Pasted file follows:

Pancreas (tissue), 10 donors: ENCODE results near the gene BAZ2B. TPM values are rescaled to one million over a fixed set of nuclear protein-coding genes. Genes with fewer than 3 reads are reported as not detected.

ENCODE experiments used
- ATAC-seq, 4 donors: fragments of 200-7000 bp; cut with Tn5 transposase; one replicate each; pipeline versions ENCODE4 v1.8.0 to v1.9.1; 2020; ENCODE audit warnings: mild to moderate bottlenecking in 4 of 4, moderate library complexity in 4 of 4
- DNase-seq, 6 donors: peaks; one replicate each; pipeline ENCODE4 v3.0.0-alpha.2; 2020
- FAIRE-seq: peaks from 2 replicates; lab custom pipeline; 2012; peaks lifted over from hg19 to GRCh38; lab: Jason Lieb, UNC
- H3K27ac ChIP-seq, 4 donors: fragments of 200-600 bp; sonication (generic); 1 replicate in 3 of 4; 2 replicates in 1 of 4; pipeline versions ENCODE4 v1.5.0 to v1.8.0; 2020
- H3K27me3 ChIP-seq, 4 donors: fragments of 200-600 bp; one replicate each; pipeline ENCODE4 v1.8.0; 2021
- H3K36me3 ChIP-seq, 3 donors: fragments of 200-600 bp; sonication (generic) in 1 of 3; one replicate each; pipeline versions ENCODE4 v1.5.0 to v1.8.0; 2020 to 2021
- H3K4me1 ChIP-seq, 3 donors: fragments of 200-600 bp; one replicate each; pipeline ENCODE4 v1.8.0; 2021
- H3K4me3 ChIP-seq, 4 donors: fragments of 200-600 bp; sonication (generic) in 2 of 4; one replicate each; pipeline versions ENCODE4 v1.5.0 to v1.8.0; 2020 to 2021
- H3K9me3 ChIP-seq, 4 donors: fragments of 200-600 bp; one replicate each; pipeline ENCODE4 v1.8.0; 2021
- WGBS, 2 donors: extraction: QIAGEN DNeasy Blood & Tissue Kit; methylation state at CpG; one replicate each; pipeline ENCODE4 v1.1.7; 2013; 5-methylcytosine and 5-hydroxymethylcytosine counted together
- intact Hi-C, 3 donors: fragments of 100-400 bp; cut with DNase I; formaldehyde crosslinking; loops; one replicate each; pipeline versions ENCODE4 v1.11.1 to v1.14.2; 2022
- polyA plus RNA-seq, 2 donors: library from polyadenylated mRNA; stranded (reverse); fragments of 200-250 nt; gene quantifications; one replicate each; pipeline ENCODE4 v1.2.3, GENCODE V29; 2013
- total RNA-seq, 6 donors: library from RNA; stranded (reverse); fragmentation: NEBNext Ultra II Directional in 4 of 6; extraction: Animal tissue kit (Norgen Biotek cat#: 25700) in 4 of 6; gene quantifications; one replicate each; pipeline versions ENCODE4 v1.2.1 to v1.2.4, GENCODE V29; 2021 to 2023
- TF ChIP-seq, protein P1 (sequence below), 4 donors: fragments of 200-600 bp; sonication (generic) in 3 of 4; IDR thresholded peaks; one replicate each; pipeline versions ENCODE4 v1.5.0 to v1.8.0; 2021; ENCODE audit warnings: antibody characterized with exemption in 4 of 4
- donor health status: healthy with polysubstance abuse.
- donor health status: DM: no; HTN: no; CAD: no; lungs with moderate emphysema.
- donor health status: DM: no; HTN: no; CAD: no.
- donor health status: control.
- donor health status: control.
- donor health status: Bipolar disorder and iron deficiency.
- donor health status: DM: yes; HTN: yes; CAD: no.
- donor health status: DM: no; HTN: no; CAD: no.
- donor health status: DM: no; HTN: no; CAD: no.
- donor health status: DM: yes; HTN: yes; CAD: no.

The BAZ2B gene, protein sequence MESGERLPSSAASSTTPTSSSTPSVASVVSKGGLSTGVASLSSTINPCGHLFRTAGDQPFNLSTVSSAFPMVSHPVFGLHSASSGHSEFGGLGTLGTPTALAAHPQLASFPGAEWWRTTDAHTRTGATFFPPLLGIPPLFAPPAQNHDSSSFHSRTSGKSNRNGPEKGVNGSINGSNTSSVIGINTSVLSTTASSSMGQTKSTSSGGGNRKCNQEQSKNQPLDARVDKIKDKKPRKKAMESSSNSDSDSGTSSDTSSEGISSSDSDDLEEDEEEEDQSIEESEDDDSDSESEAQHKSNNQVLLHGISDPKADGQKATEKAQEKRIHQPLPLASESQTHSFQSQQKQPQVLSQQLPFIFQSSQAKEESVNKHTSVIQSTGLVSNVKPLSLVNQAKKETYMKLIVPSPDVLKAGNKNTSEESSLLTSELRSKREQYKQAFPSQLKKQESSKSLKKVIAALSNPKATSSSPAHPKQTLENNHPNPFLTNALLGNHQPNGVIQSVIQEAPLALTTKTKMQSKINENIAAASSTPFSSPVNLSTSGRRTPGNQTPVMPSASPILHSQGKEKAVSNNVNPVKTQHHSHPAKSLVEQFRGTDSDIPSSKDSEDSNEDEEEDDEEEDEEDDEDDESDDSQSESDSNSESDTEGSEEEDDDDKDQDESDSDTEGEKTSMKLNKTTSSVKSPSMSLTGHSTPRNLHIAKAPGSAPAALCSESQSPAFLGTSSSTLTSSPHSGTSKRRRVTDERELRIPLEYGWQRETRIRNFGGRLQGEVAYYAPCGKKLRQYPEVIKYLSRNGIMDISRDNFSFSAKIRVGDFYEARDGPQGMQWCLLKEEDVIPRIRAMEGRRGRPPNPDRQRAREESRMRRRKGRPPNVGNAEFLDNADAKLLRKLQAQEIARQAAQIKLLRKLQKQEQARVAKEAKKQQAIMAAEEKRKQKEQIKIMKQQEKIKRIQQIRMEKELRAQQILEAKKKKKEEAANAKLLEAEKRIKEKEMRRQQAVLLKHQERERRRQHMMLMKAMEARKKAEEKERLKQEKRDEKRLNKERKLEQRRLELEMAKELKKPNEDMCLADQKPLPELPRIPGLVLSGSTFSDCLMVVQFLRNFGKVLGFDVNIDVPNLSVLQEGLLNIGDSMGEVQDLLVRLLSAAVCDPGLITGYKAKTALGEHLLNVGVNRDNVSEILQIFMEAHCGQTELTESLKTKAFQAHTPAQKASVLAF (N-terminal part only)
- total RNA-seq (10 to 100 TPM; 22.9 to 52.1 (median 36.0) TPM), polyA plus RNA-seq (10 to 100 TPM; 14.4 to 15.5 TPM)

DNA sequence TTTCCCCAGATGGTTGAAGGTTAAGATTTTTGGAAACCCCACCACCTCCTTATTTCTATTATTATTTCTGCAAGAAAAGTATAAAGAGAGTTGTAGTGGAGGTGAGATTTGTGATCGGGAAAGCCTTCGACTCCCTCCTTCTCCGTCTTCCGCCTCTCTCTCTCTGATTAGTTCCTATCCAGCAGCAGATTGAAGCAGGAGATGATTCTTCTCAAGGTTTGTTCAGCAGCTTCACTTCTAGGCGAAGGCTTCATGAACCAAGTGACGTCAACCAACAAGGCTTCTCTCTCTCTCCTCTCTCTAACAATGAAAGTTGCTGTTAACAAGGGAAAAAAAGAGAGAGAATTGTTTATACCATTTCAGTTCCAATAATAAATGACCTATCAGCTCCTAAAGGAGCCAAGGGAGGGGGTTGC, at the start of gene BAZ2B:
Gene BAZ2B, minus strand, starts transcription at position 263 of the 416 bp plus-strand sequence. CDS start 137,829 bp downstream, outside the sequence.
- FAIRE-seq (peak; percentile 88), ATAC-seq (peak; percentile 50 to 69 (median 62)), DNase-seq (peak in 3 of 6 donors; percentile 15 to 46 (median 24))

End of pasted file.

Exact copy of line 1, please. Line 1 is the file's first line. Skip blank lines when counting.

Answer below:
Pancreas (tissue), 10 donors: ENCODE results near the gene BAZ2B. TPM values are rescaled to one million over a fixed set of nuclear protein-coding genes. Genes with fewer than 3 reads are reported as not detected.